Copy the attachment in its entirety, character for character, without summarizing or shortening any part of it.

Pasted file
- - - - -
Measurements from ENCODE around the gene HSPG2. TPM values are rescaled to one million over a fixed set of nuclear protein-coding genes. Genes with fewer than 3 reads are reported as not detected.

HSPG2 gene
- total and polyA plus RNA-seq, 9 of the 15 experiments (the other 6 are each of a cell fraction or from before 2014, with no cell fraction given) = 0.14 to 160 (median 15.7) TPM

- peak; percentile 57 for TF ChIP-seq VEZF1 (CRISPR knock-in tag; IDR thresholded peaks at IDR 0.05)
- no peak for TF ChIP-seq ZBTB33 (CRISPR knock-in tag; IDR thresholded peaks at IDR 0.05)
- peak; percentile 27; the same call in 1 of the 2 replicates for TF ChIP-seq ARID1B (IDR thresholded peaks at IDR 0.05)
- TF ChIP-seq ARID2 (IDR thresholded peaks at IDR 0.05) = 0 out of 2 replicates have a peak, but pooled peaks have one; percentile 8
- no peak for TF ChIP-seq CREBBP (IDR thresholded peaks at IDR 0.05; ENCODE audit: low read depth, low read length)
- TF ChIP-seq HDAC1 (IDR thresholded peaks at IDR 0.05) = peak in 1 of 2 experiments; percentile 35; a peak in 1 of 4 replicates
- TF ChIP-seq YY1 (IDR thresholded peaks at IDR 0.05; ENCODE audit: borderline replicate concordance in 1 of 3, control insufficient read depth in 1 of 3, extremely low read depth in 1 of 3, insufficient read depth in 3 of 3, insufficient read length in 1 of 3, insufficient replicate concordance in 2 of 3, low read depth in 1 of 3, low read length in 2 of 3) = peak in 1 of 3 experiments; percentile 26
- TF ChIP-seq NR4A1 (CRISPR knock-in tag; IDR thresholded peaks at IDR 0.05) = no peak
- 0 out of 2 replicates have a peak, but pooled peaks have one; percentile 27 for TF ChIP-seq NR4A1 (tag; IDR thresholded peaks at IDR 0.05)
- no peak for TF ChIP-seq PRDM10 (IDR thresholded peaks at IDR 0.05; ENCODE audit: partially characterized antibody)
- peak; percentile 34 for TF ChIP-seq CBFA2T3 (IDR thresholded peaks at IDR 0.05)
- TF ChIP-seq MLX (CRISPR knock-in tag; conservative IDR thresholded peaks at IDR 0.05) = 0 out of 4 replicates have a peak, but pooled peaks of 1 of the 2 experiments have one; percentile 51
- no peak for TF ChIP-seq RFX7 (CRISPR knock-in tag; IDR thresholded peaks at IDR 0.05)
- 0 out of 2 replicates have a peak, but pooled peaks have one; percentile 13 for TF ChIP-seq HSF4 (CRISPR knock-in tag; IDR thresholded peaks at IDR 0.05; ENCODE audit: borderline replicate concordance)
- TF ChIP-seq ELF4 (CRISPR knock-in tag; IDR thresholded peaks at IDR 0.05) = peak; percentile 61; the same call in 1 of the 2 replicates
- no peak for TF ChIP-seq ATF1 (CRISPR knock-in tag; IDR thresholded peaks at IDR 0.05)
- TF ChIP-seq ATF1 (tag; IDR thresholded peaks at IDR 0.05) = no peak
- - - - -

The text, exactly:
Measurements from ENCODE around the gene HSPG2. TPM values are rescaled to one million over a fixed set of nuclear protein-coding genes. Genes with fewer than 3 reads are reported as not detected.

HSPG2 gene
- total and polyA plus RNA-seq, 9 of the 15 experiments (the other 6 are each of a cell fraction or from before 2014, with no cell fraction given) = 0.14 to 160 (median 15.7) TPM

- peak; percentile 57 for TF ChIP-seq VEZF1 (CRISPR knock-in tag; IDR thresholded peaks at IDR 0.05)
- no peak for TF ChIP-seq ZBTB33 (CRISPR knock-in tag; IDR thresholded peaks at IDR 0.05)
- peak; percentile 27; the same call in 1 of the 2 replicates for TF ChIP-seq ARID1B (IDR thresholded peaks at IDR 0.05)
- TF ChIP-seq ARID2 (IDR thresholded peaks at IDR 0.05) = 0 out of 2 replicates have a peak, but pooled peaks have one; percentile 8
- no peak for TF ChIP-seq CREBBP (IDR thresholded peaks at IDR 0.05; ENCODE audit: low read depth, low read length)
- TF ChIP-seq HDAC1 (IDR thresholded peaks at IDR 0.05) = peak in 1 of 2 experiments; percentile 35; a peak in 1 of 4 replicates
- TF ChIP-seq YY1 (IDR thresholded peaks at IDR 0.05; ENCODE audit: borderline replicate concordance in 1 of 3, control insufficient read depth in 1 of 3, extremely low read depth in 1 of 3, insufficient read depth in 3 of 3, insufficient read length in 1 of 3, insufficient replicate concordance in 2 of 3, low read depth in 1 of 3, low read length in 2 of 3) = peak in 1 of 3 experiments; percentile 26
- TF ChIP-seq NR4A1 (CRISPR knock-in tag; IDR thresholded peaks at IDR 0.05) = no peak
- 0 out of 2 replicates have a peak, but pooled peaks have one; percentile 27 for TF ChIP-seq NR4A1 (tag; IDR thresholded peaks at IDR 0.05)
- no peak for TF ChIP-seq PRDM10 (IDR thresholded peaks at IDR 0.05; ENCODE audit: partially characterized antibody)
- peak; percentile 34 for TF ChIP-seq CBFA2T3 (IDR thresholded peaks at IDR 0.05)
- TF ChIP-seq MLX (CRISPR knock-in tag; conservative IDR thresholded peaks at IDR 0.05) = 0 out of 4 replicates have a peak, but pooled peaks of 1 of the 2 experiments have one; percentile 51
- no peak for TF ChIP-seq RFX7 (CRISPR knock-in tag; IDR thresholded peaks at IDR 0.05)
- 0 out of 2 replicates have a peak, but pooled peaks have one; percentile 13 for TF ChIP-seq HSF4 (CRISPR knock-in tag; IDR thresholded peaks at IDR 0.05; ENCODE audit: borderline replicate concordance)
- TF ChIP-seq ELF4 (CRISPR knock-in tag; IDR thresholded peaks at IDR 0.05) = peak; percentile 61; the same call in 1 of the 2 replicates
- no peak for TF ChIP-seq ATF1 (CRISPR knock-in tag; IDR thresholded peaks at IDR 0.05)
- TF ChIP-seq ATF1 (tag; IDR thresholded peaks at IDR 0.05) = no peak